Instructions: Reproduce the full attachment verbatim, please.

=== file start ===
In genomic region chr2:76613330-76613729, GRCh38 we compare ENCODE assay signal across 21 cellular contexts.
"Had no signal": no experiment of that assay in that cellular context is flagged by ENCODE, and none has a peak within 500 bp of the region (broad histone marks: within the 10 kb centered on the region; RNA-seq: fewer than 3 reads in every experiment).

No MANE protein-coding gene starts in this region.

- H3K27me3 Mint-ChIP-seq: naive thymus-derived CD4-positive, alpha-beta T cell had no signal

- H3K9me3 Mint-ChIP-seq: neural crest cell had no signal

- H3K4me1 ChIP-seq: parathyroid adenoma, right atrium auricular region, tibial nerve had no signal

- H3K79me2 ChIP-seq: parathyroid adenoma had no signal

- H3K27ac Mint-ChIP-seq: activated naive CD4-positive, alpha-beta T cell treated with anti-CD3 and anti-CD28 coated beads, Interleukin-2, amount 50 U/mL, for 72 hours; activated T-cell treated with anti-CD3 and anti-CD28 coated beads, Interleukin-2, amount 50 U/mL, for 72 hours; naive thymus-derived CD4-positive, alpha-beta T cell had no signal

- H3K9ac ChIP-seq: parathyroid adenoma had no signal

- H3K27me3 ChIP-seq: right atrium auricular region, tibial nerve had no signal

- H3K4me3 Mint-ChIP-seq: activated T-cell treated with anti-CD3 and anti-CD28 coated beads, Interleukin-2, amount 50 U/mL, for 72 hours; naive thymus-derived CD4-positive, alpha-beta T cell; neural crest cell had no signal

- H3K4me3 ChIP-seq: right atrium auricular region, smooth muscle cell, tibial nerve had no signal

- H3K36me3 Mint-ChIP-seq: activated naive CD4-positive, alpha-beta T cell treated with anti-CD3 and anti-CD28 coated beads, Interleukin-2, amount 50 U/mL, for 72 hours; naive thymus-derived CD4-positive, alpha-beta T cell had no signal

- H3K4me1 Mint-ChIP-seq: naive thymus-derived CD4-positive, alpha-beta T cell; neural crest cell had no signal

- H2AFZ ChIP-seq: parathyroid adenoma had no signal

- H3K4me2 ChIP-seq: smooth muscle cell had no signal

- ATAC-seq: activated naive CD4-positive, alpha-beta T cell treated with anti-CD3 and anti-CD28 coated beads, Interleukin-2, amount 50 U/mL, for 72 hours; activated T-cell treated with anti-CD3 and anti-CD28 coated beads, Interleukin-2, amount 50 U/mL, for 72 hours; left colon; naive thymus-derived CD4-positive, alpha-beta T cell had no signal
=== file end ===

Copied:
In genomic region chr2:76613330-76613729, GRCh38 we compare ENCODE assay signal across 21 cellular contexts.
"Had no signal": no experiment of that assay in that cellular context is flagged by ENCODE, and none has a peak within 500 bp of the region (broad histone marks: within the 10 kb centered on the region; RNA-seq: fewer than 3 reads in every experiment).

No MANE protein-coding gene starts in this region.

- H3K27me3 Mint-ChIP-seq: naive thymus-derived CD4-positive, alpha-beta T cell had no signal

- H3K9me3 Mint-ChIP-seq: neural crest cell had no signal

- H3K4me1 ChIP-seq: parathyroid adenoma, right atrium auricular region, tibial nerve had no signal

- H3K79me2 ChIP-seq: parathyroid adenoma had no signal

- H3K27ac Mint-ChIP-seq: activated naive CD4-positive, alpha-beta T cell treated with anti-CD3 and anti-CD28 coated beads, Interleukin-2, amount 50 U/mL, for 72 hours; activated T-cell treated with anti-CD3 and anti-CD28 coated beads, Interleukin-2, amount 50 U/mL, for 72 hours; naive thymus-derived CD4-positive, alpha-beta T cell had no signal

- H3K9ac ChIP-seq: parathyroid adenoma had no signal

- H3K27me3 ChIP-seq: right atrium auricular region, tibial nerve had no signal

- H3K4me3 Mint-ChIP-seq: activated T-cell treated with anti-CD3 and anti-CD28 coated beads, Interleukin-2, amount 50 U/mL, for 72 hours; naive thymus-derived CD4-positive, alpha-beta T cell; neural crest cell had no signal

- H3K4me3 ChIP-seq: right atrium auricular region, smooth muscle cell, tibial nerve had no signal

- H3K36me3 Mint-ChIP-seq: activated naive CD4-positive, alpha-beta T cell treated with anti-CD3 and anti-CD28 coated beads, Interleukin-2, amount 50 U/mL, for 72 hours; naive thymus-derived CD4-positive, alpha-beta T cell had no signal

- H3K4me1 Mint-ChIP-seq: naive thymus-derived CD4-positive, alpha-beta T cell; neural crest cell had no signal

- H2AFZ ChIP-seq: parathyroid adenoma had no signal

- H3K4me2 ChIP-seq: smooth muscle cell had no signal

- ATAC-seq: activated naive CD4-positive, alpha-beta T cell treated with anti-CD3 and anti-CD28 coated beads, Interleukin-2, amount 50 U/mL, for 72 hours; activated T-cell treated with anti-CD3 and anti-CD28 coated beads, Interleukin-2, amount 50 U/mL, for 72 hours; left colon; naive thymus-derived CD4-positive, alpha-beta T cell had no signal